poems by Aditya Shankar

The Stray Dog’s Tail

For a stray dog,
the curvy tail
is a dangling noose.

A tail that assumes shapes:

A sickle,
for the one on the run,
weeding a flourishing debt.

A flag,
for the one
haunted by a political hitman.

A vine,
for the hungry tribal
out of the parched wild.

The duration of a dog’s liberty
is set to the count of his wags.

An equivalent to a human nod perhaps,
or a feeble yes sir or will do,
perfected over centuries of subordination.

And if forever, he grins through
a kettle of boiled water
scorching his back,

or a frustrated walking stick
skinning his thighs,

or if he just belongs,
another urban survivor motoring
along the streets in agreement to
the collapsing human scape,

then his tail entitles itself
(may be just as much as a green card or PR)
to remain a proud tail.

 

 

Peeling Onions

 

Five minutes* of peeling onions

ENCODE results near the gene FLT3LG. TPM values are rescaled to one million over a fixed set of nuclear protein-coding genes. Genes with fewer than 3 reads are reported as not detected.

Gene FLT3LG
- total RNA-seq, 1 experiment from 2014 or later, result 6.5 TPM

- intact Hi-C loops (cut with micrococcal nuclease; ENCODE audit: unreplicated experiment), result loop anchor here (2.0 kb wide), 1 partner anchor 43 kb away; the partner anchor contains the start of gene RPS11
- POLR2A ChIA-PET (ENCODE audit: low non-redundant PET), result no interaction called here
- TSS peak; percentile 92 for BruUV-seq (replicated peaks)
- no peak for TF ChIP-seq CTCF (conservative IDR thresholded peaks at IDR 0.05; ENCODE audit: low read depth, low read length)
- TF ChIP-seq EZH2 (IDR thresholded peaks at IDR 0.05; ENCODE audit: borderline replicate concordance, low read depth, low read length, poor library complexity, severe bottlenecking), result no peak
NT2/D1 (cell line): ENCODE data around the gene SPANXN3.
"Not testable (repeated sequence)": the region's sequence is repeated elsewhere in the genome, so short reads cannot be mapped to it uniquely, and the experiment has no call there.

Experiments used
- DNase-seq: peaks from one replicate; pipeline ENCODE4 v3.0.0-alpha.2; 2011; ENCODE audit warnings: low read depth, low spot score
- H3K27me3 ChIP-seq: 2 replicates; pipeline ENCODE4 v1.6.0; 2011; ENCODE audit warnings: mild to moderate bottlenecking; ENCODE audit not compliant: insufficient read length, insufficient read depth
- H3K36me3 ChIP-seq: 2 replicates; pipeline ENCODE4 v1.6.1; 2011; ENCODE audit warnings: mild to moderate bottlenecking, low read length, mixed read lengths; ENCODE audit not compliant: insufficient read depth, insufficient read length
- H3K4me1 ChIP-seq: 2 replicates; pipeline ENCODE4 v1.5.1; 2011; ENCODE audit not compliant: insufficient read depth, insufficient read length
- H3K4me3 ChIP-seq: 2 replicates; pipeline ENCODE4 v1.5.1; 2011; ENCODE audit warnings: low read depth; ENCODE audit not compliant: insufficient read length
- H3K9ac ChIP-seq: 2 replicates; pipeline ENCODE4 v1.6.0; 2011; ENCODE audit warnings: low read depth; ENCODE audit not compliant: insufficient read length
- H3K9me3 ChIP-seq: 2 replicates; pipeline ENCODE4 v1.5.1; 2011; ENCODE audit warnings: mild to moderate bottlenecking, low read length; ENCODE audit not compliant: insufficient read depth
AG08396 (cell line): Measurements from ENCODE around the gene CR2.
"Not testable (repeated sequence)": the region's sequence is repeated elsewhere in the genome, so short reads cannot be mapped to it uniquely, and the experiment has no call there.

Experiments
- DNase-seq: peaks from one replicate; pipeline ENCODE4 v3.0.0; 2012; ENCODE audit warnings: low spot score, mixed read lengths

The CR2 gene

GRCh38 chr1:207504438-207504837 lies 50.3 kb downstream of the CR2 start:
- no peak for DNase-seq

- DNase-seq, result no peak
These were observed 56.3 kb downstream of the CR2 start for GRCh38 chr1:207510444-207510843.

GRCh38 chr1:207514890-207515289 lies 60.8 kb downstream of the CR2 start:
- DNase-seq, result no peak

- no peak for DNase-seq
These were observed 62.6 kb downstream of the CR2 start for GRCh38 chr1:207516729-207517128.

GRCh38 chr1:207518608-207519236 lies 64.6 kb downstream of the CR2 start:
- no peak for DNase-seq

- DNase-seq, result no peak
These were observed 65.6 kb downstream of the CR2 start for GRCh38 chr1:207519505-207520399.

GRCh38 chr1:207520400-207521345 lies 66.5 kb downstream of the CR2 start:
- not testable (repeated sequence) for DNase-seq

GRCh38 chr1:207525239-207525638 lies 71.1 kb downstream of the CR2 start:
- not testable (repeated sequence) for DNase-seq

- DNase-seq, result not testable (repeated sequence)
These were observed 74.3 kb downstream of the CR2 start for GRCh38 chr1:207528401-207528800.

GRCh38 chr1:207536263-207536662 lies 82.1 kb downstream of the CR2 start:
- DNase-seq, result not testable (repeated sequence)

is what it took

to feel I was peeling my own MCP** skin,
not the onion.

That I am part of a shameful lineage
of forefathers and their emptied teacups,
waiting for hands that know chores.

The two and half onions I managed
to skin, stared at me with
the wounded eyes of girls
forced to strip by their lovers.

All the onion that I consumed till date
and pooped into the septic tank, or
added to the silence of deep soil, or
to the manure that we again turned into onions:

It felt as if an army of dormant voice
was revived, to spiral up my throat.

A fiery shot of acidic reflux,
a reminder from hell,
a bout of obscenity from past.

Together, they reduce me to
a mere pipe of transmissions –
a stinky drainage that flows beneath
all my glorious steps.

My onion tears masquerade as grief
for media and courtroom trials of victims,
we wish to excrete from our happy lives.

Note: * – The average duration of an Indian film song with happy family cooking sequences.
** – Male Chauvinist Pig.

Leave a Reply

Your email address will not be published. Required fields are marked *

This site uses Akismet to reduce spam. Learn how your comment data is processed.